The credits are barely over before Jan De Bont’s opulent camera work is zeroing in on a couple making wild and passionate love. The woman is blond, her face conveniently hidden (the only part of her anatomy that is) by her tousled hair. Deftly she reaches under a pillow, pulls out a white silk Hermes scarf and ties her all-too-willing partner’s hands to the bedpost. A few moments later, however, she puts a firm end to his fun by producing an ice pick and filling the poor man full of holes.

Assigned to investigate, the victim being an ex-rock star and a good friend of the mayor, are the requisite odd couple cops: slick and handsome detective Nick Curran (Douglas) and his overweight, salt-of-the-earth partner Gus Moran (George Dzundza). After a detour with a sultry lesbian named Roxy (Leilani Sarelle), the pair head out to Marin County and the spectacular home of the dead man’s girlfriend, Catherine Tramell.

Played with snooty insouciance by Sharon Stone, Catherine is “Basic Instinct’s” most original character, if not exactly its most believable. Beautiful, seriously uninhibited, with the looks of a Grace Kelly ice princess and the wicked, blistering tongue of Ilsa, She-Wolf of the SS, Catherine intimidates men without half trying. Worth $100 million in inherited money, she is also an author whose latest novel concerns, guess what, a retired rock star murdered by his girlfriend.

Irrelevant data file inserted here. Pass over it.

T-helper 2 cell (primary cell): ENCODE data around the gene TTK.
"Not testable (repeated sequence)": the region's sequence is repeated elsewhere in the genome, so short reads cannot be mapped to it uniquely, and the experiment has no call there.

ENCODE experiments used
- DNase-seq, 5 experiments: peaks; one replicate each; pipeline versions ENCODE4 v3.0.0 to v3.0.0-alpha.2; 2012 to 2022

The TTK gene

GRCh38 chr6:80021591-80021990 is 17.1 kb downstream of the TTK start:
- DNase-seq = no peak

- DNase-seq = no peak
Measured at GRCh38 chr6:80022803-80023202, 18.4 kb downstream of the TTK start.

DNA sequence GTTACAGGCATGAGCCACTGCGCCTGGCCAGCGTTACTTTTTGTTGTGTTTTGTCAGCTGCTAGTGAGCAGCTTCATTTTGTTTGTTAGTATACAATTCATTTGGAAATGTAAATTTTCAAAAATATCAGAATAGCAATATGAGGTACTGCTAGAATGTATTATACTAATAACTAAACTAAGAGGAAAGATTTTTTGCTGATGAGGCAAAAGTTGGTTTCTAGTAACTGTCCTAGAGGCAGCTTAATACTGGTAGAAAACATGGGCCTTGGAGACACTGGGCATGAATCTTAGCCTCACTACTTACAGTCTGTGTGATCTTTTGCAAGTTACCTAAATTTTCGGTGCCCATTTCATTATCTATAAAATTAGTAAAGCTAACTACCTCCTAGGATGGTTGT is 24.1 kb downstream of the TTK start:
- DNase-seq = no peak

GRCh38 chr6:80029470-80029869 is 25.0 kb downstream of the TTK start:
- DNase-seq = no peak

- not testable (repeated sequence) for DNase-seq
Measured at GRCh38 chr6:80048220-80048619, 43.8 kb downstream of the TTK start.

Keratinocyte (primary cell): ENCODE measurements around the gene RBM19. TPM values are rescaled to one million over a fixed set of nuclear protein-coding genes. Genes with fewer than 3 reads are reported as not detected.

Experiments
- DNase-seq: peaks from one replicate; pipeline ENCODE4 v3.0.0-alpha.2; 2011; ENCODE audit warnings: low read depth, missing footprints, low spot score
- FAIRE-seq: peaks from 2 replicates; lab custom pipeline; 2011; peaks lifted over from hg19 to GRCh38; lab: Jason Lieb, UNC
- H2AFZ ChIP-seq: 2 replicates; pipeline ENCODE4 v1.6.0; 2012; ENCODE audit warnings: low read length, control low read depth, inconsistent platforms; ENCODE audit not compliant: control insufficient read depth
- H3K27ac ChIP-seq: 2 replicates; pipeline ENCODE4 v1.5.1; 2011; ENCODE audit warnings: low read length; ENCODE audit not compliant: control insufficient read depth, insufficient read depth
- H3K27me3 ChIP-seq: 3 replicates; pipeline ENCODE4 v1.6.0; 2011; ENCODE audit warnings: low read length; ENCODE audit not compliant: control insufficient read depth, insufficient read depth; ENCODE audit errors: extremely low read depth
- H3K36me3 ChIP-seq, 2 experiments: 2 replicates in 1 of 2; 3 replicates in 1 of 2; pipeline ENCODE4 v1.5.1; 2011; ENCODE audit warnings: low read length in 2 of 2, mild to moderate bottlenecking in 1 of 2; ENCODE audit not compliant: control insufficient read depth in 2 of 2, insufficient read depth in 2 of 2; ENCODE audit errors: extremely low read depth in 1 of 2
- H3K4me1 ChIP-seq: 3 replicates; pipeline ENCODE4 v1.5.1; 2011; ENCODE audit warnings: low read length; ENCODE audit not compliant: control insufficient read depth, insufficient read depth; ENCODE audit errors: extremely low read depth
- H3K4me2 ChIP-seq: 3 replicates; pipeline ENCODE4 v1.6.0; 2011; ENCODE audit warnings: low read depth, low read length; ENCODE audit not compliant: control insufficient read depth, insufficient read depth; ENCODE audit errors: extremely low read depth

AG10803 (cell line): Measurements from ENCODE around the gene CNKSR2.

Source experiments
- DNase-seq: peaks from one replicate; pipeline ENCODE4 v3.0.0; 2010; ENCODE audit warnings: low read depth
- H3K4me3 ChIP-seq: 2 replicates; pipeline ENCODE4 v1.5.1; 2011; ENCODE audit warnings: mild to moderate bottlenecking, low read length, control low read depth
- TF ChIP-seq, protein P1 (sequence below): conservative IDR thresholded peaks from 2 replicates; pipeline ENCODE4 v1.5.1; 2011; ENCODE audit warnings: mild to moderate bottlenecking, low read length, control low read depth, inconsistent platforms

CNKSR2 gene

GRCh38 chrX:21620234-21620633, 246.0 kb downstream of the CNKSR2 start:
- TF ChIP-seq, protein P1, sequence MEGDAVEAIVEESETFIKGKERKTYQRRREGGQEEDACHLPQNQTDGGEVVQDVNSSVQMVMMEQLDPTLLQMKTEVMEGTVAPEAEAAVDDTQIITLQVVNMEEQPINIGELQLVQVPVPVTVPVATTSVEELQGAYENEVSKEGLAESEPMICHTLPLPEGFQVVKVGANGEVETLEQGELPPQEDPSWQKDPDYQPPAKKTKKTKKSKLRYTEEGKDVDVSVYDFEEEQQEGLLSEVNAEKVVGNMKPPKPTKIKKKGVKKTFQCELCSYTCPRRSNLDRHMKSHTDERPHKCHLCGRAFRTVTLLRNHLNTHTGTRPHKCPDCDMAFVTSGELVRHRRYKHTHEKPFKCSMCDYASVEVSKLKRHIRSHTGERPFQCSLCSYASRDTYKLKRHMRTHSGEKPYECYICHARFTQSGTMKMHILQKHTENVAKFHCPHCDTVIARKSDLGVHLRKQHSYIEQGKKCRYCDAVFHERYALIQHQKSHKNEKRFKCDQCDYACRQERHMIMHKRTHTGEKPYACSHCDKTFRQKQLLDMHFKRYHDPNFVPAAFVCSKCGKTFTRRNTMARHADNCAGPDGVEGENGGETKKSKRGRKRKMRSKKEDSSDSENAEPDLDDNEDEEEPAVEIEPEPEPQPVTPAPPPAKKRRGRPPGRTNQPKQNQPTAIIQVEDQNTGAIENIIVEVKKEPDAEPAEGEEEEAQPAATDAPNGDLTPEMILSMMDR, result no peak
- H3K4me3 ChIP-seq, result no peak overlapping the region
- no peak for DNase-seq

Did Catherine do the deed, writing the book as the perfect alibi? Or is she being framed by a devious and despicable copycat murderer who knows just how to make her look guilty, guilty, guilty? Either way, intones a somber police expert, “you’re dealing with someone very dangerous and very ill.”

Naturally, all this intrigues our friend Nick to no end. Moreover, it turns out that he and Catherine have the kind of psychic bond that enables them to almost read each other’s thoughts. As Nick gets deeper into the investigation, more about Catherine’s past is revealed, and more about his as well, such as the reasons he’s had to seek the services, professional and otherwise, of comely police psychologist Beth Garner (Jeanne Tripplehorn).